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Neighbors Push Back on Mosque Plan

Residents question noise and parking at first hearing.

The design of the mosque proposed to be built on the site of the former Redwood Inn includes a gold-painted dome and a 47.5-foot minaret. Credit: Rendering by Ralph Finelli
The design of the mosque proposed to be built on the site of the former Redwood Inn includes a gold-painted dome and a 47.5-foot minaret. Credit: Rendering by Ralph Finelli
The renewed application for a mosque on Mountain Top Road by the Al Falah Center began a new review at the Planning Board Tuesday night, with about 70 residents in attendance.

The application—little changed from the 2011 round that ended with the board's denial and a subsequent lawsuit that put the application back in front of the board. A district court judge ruled the board must rehear the application and render a decision without considering an ordinance limiting houses of worship to lots along major roadways.

The township is appealing the decision, but was required to hold the Planning Board hearings in the interim.

In her opening remarks, attorney Lloyd Tubman, partner with the Flemington law firm of Archer and Griener representing the Al Falah Center, said because it's been three years and several members of the board are new, she would begin the application process over.

"I am going to put on an entirely new case," Tubman said. 

Civil Engineer George Folk, of David Stire Associates, provided the first testimony, noting the plan calls for a reduction of paved parking area, and increases the distance between areas of the site that would be used and neighboring properties.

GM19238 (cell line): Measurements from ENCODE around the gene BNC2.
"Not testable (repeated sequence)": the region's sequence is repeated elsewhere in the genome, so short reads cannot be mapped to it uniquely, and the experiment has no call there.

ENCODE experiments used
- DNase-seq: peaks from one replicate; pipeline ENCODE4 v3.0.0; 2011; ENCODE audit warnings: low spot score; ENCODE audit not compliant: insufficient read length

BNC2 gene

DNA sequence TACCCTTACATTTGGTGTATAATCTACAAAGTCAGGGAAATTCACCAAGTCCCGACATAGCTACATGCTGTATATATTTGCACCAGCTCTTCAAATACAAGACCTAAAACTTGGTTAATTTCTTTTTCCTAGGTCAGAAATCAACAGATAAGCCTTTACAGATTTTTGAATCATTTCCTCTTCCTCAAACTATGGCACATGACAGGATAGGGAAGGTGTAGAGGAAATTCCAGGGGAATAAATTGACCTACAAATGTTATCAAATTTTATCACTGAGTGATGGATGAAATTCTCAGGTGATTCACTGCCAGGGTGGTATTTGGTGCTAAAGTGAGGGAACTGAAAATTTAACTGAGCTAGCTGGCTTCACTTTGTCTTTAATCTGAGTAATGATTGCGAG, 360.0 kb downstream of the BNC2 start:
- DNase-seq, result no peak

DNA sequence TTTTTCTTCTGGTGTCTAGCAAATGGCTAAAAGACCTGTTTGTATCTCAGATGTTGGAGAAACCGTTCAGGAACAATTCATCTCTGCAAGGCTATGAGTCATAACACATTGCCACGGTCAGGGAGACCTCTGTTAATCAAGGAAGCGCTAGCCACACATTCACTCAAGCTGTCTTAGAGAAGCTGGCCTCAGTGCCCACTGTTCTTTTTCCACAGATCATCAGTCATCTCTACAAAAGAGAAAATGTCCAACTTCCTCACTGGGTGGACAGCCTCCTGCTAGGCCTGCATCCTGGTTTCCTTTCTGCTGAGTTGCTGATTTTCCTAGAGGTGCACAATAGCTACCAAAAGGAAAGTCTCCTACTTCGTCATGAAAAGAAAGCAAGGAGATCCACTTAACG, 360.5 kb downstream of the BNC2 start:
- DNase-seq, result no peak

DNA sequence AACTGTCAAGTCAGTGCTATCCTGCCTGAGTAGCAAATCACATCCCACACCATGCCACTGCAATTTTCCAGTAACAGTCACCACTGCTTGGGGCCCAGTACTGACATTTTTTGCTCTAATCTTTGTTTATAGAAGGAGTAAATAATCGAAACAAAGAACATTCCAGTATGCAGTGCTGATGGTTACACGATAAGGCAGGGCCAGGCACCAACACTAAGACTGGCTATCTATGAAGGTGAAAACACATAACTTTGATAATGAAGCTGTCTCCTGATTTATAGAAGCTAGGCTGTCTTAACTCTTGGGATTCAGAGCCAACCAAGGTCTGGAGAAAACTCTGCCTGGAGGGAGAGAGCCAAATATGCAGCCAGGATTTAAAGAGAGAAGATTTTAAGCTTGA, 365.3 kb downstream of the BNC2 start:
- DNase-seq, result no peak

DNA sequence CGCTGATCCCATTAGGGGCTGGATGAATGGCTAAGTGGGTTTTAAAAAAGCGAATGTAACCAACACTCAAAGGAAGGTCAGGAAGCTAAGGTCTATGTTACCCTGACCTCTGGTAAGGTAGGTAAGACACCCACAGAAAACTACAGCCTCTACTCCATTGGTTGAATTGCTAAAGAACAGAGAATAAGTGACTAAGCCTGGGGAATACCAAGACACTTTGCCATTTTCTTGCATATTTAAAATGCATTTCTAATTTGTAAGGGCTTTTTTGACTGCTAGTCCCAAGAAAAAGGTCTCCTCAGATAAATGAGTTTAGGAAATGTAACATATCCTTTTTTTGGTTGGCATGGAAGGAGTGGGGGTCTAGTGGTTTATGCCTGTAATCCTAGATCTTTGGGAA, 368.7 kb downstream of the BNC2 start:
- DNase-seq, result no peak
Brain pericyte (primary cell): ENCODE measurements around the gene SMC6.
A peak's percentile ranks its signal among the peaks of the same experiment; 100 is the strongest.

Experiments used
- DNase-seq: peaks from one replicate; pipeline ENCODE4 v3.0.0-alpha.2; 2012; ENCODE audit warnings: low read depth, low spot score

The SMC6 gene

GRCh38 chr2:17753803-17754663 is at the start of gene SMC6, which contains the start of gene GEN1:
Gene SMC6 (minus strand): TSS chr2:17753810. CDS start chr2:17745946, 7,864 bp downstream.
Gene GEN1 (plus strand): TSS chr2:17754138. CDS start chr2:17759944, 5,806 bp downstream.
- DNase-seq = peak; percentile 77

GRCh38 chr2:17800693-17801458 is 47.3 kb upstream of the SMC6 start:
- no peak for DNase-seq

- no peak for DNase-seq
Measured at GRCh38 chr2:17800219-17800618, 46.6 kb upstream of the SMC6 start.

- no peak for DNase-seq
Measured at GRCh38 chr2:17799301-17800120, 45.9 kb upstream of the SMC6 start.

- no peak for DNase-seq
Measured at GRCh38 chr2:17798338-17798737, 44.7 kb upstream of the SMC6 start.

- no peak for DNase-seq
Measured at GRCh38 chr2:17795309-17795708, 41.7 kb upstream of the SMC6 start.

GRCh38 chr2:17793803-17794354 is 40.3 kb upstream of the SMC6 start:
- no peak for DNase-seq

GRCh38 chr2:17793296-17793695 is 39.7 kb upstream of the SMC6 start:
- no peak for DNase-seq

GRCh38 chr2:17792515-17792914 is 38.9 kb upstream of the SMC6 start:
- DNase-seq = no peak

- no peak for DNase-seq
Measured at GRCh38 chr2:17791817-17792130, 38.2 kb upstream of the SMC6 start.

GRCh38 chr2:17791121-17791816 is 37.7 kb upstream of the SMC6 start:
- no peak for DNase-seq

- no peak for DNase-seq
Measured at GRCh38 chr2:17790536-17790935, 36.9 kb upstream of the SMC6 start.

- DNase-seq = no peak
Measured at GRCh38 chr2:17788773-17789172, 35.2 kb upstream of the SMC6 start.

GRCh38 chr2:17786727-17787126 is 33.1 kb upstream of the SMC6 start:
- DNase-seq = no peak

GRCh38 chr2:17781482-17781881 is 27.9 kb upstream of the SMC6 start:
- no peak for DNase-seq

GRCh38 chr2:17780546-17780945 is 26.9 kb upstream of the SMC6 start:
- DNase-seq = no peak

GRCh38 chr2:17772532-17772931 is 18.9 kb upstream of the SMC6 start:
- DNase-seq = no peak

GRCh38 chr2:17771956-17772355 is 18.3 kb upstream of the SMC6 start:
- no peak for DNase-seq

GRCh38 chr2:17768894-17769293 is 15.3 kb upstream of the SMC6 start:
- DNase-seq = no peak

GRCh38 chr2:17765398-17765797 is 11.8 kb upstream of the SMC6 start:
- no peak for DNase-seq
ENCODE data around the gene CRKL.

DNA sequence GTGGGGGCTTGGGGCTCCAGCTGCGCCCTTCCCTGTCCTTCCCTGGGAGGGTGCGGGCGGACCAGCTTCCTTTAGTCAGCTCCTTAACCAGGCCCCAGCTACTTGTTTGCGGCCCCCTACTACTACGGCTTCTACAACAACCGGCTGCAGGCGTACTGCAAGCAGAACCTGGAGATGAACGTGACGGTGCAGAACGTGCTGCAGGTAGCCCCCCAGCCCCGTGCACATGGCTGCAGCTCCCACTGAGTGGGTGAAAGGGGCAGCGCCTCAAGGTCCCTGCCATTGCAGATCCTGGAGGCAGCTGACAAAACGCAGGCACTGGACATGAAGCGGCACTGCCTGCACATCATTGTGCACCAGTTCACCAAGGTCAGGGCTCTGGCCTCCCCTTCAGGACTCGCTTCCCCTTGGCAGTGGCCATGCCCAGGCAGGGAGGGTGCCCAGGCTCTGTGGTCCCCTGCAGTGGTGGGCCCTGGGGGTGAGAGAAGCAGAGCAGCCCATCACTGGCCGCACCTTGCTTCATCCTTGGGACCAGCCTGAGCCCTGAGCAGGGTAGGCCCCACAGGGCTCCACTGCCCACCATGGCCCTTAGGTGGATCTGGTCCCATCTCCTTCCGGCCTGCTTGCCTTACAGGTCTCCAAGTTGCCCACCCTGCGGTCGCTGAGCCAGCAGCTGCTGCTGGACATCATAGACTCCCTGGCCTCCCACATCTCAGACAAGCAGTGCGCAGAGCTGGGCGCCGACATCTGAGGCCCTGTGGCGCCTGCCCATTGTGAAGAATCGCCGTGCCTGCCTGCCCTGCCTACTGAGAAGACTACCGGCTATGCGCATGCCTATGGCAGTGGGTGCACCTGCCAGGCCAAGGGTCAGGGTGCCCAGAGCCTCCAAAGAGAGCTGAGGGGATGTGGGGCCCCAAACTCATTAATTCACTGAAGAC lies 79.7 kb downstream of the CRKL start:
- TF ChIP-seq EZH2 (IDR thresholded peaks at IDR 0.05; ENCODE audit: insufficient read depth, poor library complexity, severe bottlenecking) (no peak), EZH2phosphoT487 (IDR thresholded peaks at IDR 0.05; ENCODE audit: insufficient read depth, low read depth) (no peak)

Folk also said the plan includes 167 parking spaces, based on the "maximum occupancy of 500 persons"—testimony that was later challenged by attorney Stephen Eisdorfer, of Hill, Wallack, representing the Running Brook Neighborhood Association. Eisdorfer questioned how Folk was able to calculate the maximum capacity for the mosque, which will not use seats or benches for services.

Eisdorfer noted the township's ordinance for calculating parking is based on measuring either the number of seats in the building or the length of benches—not people.

"So, you couldn't actually calculate it based on this ordinance," Eisdorfer said.

Architect Ralph Finelli explained how the actual maximum capacity of the mosque was determined, based on the area of the main prayer area, divided by the area of a prayer mat used during services, with allowances for exits and pathways.

"The occupancy of this building will be posted and limited to 437," he said.

Finelli also said the mosque would be built using much of the existing shell of the Redwood Inn, but would feature an overhang around the exterior featuring a row of ceramic tile, a dome painted gold and a minaret reaching 47.5 feet in height, which is a design feature and will not house speakers for calls to prayer.

"There is no plan to use (the minaret) for anything other than a visual icon—there is no sound, there's no broadcast, nothing but the visual connection to the original purpose of that building," Finelli said.

Another focus of residents was the plan for a daycare center, with up to 40 children possible. Residents questioned the noise the children would make when outside, and several asked about plans for expansion.

The hearing will be continued at 7 p.m. Wednesday in the Bridgewater-Raritan Regional High School auditorium.

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